This is the most interesting process for us. It can take up to 24 hours OR longer for a chick to pip externally and zip completely out of the shell. First the chick will pip the internal membrane (you will not see this), then after resting and absorbing more of the yolk and blood from the veins in the membrane, they will make a tiny pip or two. Then the chick will rest again. Some still have yolk and blood to absorb and take a long time, others will immediately zip. Just like we are all different, so are chicks. So there really is no hard and fast rule for "how long it takes from pip to zip". But if your humidity and temperatures are right, that little pip WILL turn into a zip. PATIENCE is key here. AGAIN - WHEN IN DOUBT BUTT OUT. Nature is a beautiful thing and the miracle of hatching will happen. You will be in awe of these little creatures who fought so hard to enter the world. They are definitely tougher than they look.
This brings me to after they hatch - Yes it is totally normal for the chick to be sleeping, unable to stand, hold itself up, and/or walk. Give it some time to rest and you will see it get more and more energetic. Do NOT worry about other chicks running around and knocking into unhatched or hatching eggs. This process actually will help tell your unhatched chicks that it is TIME TO HATCH. (Sherry and Melissa like to play music for their hatching chicks on day 17). If you have leg issues with your quail, it is most likely from the incubation/hatching process. There are some great YouTube videos on how to deal with straddle leg and/or curled toes. These are not death sentences at all for your quail. Please google a solution, look at our FAQ OR reach out.
I highly recommend an incubator with an automatic turner. If you don't have one, that is okay. The general rule is 3 - 5 times a day equal intervals. BUT STOP TURNING at lockdown day 15. This brings me to an mistake we see a lot with new hatchers (don't worry we have all made the mistake) YOU NEED TO REMOVE THE TURNER on the automatic turner incubators AND make sure your turner is unplugged. We highly recommend you put down the rubber shelf liners at lock down. But do your preparation and measure and cut prior to setting so you will have it ready when you remove the turner and lock down. This is a huge help in preventing slipping and therefore splay leg and curled toes.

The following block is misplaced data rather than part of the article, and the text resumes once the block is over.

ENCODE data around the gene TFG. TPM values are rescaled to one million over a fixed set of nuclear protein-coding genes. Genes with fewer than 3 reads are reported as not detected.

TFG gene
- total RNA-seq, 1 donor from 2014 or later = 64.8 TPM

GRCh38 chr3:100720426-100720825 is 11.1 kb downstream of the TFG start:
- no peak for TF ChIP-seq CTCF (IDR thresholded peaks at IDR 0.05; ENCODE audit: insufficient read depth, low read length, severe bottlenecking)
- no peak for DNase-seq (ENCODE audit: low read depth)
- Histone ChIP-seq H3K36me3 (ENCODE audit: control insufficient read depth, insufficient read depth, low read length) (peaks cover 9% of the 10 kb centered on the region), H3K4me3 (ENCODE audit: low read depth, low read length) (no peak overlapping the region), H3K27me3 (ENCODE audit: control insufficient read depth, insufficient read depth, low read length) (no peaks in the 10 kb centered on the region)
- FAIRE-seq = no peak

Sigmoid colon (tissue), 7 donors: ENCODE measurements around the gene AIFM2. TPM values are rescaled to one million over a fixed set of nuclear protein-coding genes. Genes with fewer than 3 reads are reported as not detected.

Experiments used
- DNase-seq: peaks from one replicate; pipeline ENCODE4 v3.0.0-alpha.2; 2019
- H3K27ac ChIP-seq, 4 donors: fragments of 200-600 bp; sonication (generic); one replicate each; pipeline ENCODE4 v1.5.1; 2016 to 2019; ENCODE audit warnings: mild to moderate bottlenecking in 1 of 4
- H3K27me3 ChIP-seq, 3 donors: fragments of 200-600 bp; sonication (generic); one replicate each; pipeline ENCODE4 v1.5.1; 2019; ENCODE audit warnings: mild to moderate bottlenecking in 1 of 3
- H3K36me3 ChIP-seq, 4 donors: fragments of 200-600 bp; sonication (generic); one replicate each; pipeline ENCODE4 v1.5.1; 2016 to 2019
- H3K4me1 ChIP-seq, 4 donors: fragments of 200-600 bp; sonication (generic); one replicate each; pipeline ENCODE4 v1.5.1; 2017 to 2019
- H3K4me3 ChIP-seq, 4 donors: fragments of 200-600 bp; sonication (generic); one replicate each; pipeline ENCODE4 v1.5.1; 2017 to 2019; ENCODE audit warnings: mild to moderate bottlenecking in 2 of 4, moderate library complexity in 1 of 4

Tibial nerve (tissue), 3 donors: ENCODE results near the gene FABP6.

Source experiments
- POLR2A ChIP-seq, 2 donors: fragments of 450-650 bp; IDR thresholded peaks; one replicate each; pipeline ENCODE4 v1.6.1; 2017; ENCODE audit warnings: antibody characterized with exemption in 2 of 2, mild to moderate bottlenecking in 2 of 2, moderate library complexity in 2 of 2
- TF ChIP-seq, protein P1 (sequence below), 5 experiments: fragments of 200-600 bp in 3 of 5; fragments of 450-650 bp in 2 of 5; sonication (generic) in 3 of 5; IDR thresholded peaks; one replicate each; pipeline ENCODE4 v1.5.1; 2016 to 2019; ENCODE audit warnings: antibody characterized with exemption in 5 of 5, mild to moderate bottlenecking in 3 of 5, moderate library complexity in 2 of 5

See above regarding what we can control and cannot after our eggs become yours. Their responsibility and the success of your hatch also becomes yours. We are here to help because we want to see you succeed, but what you do or do not do does matter.
Candling is the process of using light to check the quality/viability/growth of the embryo. We at Ales & Quails recommend candling ONLY TWICE. First time is prior to setting. Check for cracks in each of your eggs. The last thing you want to do is set a broken egg which can explode and contaminate all your eggs ruining a hatch. So candle right before you set with the caveat that you are also subjecting your eggs to cross contamination. With that being said, Sherry and Melissa always candle their eggs prior to setting. We just need you to know of the possible risk there. AND Second, we candle right before lock down so that we can set only developed eggs. Inevitably, you will have eggs that are "duds" (no one no matter what they claim, has a 100% fertility rate), and eggs that stop developing due to no fault of anyone's. This is common. Remove those eggs and only lock down those that are developed. This is especially hard for little quail eggs but the internet has great resources for what to look for and you can look at our FAQ for a link to what you should be seeing.
MY QUAIL HATCHED - WHAT DO I DO NOW?
So now you have hatchlings running around on crack in your incubator and everyone who is going to hatch has hatched, what do you do now. This is our warning to you, quail are crazy and after they rest they are in this world to PARTY. When you open you incubator they will run like crazed mice EVERY direction. We recommend you unplug your incubator and move the entire incubator with your hatchlings to your brooder prior to opening. Trust us, we have chased just a few hatchlings.
Both Sherry and Melissa use different heat methods for their brooder, but one thing is consistent - you should have a proper brooder set up at lock down. We like the brooder heat plates OR the ceramic coils. We also have some preferred waterer, feeders, bedding so check out our FAQ for links and suggestions. We use paper towels for the first few days. Its important that hatchlings have good footing so they do not slip which can cause splayed leg or other issues, and its easy clean up. Put out some feed around your feeder. We recommend the quail waterer or the Rent A Coop shallow metal cups, but if you use anything else, use marbles or rocks to ensure your hatchlings do not drown.
It is important for you to understand why eggs did not hatch. It is inevitable as an incubator is man's way of recreating God's means at hatching, and by no means perfect. So, we recommend you open each of your eggs that do not make it to lock down and which do not make it to hatching. You will learn a lot about what caused the failure some will be the incubation process, some will be genetics and survival of the fittest, and some will be failure hatcher and/or incubation process. Whatever it may be, it is important if you are planning on continuing to hatch in the future so that you can learn and improve your hatch rate.
There is nothing we love more than getting updates from our customers. Send us a picture of you hatchlings. Whether you are in this for meat and eggs or for pets or both, you will be amazed at your little hatchlings and we love to hear your story. Email us.